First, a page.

Haitians living near Caracol Industrial Park gave up their land but aren’t receiving the economic benefits they were promised.
“A glittering industrial park in Haiti falls short”
by Jonathan M. Katz, Al Jazeera America
September 10, 2013
CARACOL, Haiti — The young men playing dominoes in this tin-roofed fishing village used to have high hopes for the industrial park being built up the road. They had heard of the U.S. government’s plans to invest hundreds of millions of dollars in a part of Haiti where most people are barely scraping by, and promises from a South Korean garment manufacturer to create tens of thousands of jobs.
But less than a year after Caracol Industrial Park’s gala opening — with Bill and Hillary Clinton, Sean Penn, designer Donna Karan and Haiti’s current and former presidents among the guests — the feeling these days is disappointment. Hundreds of smallholder farmers were coaxed into giving up more than 600 acres of land for the complex, yet nearly 95 percent of that land remains unused. A much-needed power plant was completed on the site, supplying the town with more electricity than ever, but locals say surges of wastewater have caused floods and spoiled crops.
Most critically, fewer than 1,500 jobs have been created — paying too little, the locals say, and offering no job security. “We thought there was going to be some benefit for us,” says Ludwidge Fountain, 34, laying his domino with a satisfying smack. He worked for two months at the park as a guard, taking home about $3.40 a day, until his contract ran out. “Maybe it’s good for some of the people inside the park. Everyone else got nothing.”
The industrial park near Caracol is the centerpiece of U.S.-led reconstruction of Haiti after its January 2010 earthquake — even though the northern village was undamaged, sitting more than 100 miles northeast of the epicenter. The State Department has promised the park will create 65,000 jobs, powering an economic revitalization of northern Haiti while reducing overcrowding in the quake-stricken capital (though northern Haiti is at least as seismically active as the south). At the opening, then-Secretary of State Hillary Rodham Clinton called it “a new day for Haiti and a new model for how the international community practices development.”
Yet in a larger sense, the project is the result of an economic philosophy promoted by Washington for poor and ravaged countries around the world: that setting up a low-paying textile sector to cheaply stock U.S. stores and closets is a first step on the path out of poverty. In fact, it has been the core U.S. economic plan for Haiti since the late 1970s and early 1980s, when the country’s economy was under the control of the dictator Jean-Claude “Baby Doc” Duvalier. And still today, it’s a plan that — unlike other forms of development aid — the U.S. is generally eager to finance: More than $270 million has been set aside for Caracol by the U.S. Agency for International Development and Inter-American Development Bank.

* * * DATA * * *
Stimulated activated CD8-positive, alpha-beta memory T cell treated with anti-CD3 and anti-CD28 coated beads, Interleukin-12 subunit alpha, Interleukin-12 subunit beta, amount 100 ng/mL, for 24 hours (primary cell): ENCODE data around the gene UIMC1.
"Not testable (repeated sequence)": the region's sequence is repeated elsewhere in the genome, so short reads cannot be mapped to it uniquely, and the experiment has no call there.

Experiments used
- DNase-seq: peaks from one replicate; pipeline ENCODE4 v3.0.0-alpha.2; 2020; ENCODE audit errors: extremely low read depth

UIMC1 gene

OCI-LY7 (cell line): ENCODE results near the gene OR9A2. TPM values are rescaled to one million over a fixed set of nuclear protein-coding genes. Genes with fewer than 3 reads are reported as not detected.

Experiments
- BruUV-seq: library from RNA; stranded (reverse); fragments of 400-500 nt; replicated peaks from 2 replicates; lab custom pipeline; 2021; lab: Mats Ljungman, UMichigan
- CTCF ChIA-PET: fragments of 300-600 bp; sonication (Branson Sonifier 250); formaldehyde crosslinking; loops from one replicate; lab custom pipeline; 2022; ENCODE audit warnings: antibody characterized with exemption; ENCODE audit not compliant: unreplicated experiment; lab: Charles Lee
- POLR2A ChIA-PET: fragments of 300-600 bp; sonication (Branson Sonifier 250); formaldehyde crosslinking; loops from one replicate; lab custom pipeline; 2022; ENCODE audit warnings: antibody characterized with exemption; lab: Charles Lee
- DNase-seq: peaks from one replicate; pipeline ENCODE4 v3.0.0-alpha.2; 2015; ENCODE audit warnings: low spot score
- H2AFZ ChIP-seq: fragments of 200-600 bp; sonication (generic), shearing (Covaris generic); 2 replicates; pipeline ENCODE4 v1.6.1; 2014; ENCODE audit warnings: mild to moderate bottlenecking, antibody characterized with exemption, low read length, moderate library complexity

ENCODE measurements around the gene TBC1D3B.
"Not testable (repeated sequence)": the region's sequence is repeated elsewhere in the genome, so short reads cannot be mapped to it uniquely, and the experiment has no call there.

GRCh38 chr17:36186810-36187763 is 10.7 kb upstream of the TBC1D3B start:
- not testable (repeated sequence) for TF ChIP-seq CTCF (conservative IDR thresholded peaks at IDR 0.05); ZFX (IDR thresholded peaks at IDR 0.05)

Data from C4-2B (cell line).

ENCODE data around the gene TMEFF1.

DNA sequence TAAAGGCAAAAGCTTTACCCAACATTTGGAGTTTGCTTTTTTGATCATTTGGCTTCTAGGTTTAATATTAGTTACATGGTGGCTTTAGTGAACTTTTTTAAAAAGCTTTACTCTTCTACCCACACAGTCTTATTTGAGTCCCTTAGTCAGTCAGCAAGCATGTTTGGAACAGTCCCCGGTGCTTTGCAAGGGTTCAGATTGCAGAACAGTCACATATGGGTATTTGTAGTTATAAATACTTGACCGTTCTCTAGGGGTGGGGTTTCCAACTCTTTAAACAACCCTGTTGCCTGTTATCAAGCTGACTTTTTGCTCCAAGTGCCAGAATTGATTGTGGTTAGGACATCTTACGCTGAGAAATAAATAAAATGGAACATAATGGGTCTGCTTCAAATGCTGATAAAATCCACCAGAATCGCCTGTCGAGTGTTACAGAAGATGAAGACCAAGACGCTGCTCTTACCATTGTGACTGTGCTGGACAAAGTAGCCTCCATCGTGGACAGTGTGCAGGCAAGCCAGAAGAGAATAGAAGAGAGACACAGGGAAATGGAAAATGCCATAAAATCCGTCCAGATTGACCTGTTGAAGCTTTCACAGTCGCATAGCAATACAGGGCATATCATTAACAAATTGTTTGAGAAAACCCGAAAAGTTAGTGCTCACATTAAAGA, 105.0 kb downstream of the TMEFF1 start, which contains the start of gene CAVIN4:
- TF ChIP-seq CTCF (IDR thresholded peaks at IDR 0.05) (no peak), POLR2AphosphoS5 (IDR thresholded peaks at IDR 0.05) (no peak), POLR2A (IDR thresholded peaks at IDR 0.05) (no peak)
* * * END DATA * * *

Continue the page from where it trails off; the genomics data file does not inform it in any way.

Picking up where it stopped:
But despite those high expectations — or maybe because of them — some officials in Washington are as frustrated as the factory’s neighbors. Nearly three years after the project was announced, the park still has just one major tenant: Sae-A Trading Co. Ltd., a Seoul-based textile giant that supplies Wal-mart, Gap, Target and others. (The sole other occupant, a Haitian franchisee of Sherwin-Williams Paints, has only a few dozen employees.) Even with another apparel maker expected in the park soon and Sae-A planning to create another 1,400 jobs by year’s end, the park is nowhere close to producing the 20,000 jobs its backers have promised over the next few years, much less the 65,000 predicted by the State Department.
USAID’s role criticized
On a clear August day, the park’s completed section is an impressive sight: a grid of paved streets in a country that has few, a shiny power plant in a region that sorely needs more, and a gleaming corporate headquarters fronted by U.S., South Korean and Haitian flags. Construction crews from the neighboring Dominican Republic climb the steel frame of a factory building still under construction. Most of the park’s current workers lean over sewing machines in Sae-A’s cavernous structure, racing to meet their quotas for the day.
But surrounding that knot of activity is a lot of empty land, and with it questions about the park’s future — and that of Haiti’s north. In the eyes of its backers, Caracol’s growth was part of a plan to turn the country’s entire northern corridor into an engine for growth, featuring new ports, mining in the hills, an international airport, tourist attractions and a new, Dominican-financed university filled with students. Little of that has come to fruition. For now, Sae-A’s Korean managers have to make do with on-site dorms in an isolated region, contenting themselves with the tropical weather and a steady supply of sea cucumbers — an East Asian delicacy the nearby villagers have recently learned to catch and sell.
Officials have competing theories as to why more investment hasn’t come. Generous terms including fully financed buildings, infrastructure and a 15-year tax holiday have not overcome many major companies’ fears of Haiti’s crumbling infrastructure and political instability. (The only slated addition to the park, Atlanta-based uniform manufacturer Safi Apparel Corp., also operates two factories in Afghanistan.)
Another problem, ironically, may be the backers’ lofty goals. With so much money on the line, prospective tenants face a high bar in convincing officials that they will create enough jobs and revenue to justify a spot in the park. “We have people who come, interested, but they only employ 20 or 25 people,” says Max Edouard Vieux, who represents Haiti’s industry-governing Société Nationale des Parcs Industriels in the country’s north.
Even Sae-A hasn’t expanded as quickly as boosters hoped. Plans to build an on-site knitting-and-dyeing mill, which would likely provide better-paying and more durable jobs than the sewing lines, are on hold until sewing production ramps up, according to company spokeswoman Nicolle Kuritsky.
A report released in June by the U.S. Government Accountability Office placed blame on USAID itself, saying that poor planning and the projection of spiraling housing and construction costs have put the project’s future in jeopardy. USAID did complete a first, 10-megawatt phase of the power plant under budget, but the bulk of the money — 82 percent — has yet to be obligated at all, with officials still waiting to break ground on at least two more phases of the project.